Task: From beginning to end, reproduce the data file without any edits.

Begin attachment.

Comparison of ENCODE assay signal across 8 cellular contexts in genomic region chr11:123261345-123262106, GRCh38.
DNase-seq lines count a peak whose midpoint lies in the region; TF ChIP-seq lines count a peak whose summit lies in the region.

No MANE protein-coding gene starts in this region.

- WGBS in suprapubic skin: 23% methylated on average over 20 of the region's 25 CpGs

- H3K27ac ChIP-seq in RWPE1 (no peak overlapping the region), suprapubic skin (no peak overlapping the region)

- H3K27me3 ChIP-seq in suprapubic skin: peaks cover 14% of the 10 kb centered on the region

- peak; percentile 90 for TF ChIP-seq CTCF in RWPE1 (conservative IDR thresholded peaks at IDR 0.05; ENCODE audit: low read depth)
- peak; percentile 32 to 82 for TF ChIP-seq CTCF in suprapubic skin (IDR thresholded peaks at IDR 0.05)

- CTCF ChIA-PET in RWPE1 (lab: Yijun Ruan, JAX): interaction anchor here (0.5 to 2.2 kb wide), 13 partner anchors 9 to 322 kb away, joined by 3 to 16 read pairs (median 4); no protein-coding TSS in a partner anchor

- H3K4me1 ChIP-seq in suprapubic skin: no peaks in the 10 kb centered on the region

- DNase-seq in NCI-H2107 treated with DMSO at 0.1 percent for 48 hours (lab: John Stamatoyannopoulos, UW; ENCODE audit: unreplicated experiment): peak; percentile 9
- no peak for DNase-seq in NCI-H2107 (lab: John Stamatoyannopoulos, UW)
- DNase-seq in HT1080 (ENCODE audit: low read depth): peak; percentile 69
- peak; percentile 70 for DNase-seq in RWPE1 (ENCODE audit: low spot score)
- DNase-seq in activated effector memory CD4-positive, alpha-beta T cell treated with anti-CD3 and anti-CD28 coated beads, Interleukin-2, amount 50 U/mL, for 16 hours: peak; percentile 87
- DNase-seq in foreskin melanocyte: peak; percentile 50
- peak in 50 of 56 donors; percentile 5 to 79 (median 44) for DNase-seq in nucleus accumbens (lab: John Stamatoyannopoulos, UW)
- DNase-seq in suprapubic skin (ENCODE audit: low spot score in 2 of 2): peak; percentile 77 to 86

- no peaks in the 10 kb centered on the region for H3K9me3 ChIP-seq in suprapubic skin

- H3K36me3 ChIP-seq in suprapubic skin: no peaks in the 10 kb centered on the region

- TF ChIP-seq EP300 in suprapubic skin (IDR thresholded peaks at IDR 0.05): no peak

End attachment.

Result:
Comparison of ENCODE assay signal across 8 cellular contexts in genomic region chr11:123261345-123262106, GRCh38.
DNase-seq lines count a peak whose midpoint lies in the region; TF ChIP-seq lines count a peak whose summit lies in the region.

No MANE protein-coding gene starts in this region.

- WGBS in suprapubic skin: 23% methylated on average over 20 of the region's 25 CpGs

- H3K27ac ChIP-seq in RWPE1 (no peak overlapping the region), suprapubic skin (no peak overlapping the region)

- H3K27me3 ChIP-seq in suprapubic skin: peaks cover 14% of the 10 kb centered on the region

- peak; percentile 90 for TF ChIP-seq CTCF in RWPE1 (conservative IDR thresholded peaks at IDR 0.05; ENCODE audit: low read depth)
- peak; percentile 32 to 82 for TF ChIP-seq CTCF in suprapubic skin (IDR thresholded peaks at IDR 0.05)

- CTCF ChIA-PET in RWPE1 (lab: Yijun Ruan, JAX): interaction anchor here (0.5 to 2.2 kb wide), 13 partner anchors 9 to 322 kb away, joined by 3 to 16 read pairs (median 4); no protein-coding TSS in a partner anchor

- H3K4me1 ChIP-seq in suprapubic skin: no peaks in the 10 kb centered on the region

- DNase-seq in NCI-H2107 treated with DMSO at 0.1 percent for 48 hours (lab: John Stamatoyannopoulos, UW; ENCODE audit: unreplicated experiment): peak; percentile 9
- no peak for DNase-seq in NCI-H2107 (lab: John Stamatoyannopoulos, UW)
- DNase-seq in HT1080 (ENCODE audit: low read depth): peak; percentile 69
- peak; percentile 70 for DNase-seq in RWPE1 (ENCODE audit: low spot score)
- DNase-seq in activated effector memory CD4-positive, alpha-beta T cell treated with anti-CD3 and anti-CD28 coated beads, Interleukin-2, amount 50 U/mL, for 16 hours: peak; percentile 87
- DNase-seq in foreskin melanocyte: peak; percentile 50
- peak in 50 of 56 donors; percentile 5 to 79 (median 44) for DNase-seq in nucleus accumbens (lab: John Stamatoyannopoulos, UW)
- DNase-seq in suprapubic skin (ENCODE audit: low spot score in 2 of 2): peak; percentile 77 to 86

- no peaks in the 10 kb centered on the region for H3K9me3 ChIP-seq in suprapubic skin

- H3K36me3 ChIP-seq in suprapubic skin: no peaks in the 10 kb centered on the region

- TF ChIP-seq EP300 in suprapubic skin (IDR thresholded peaks at IDR 0.05): no peak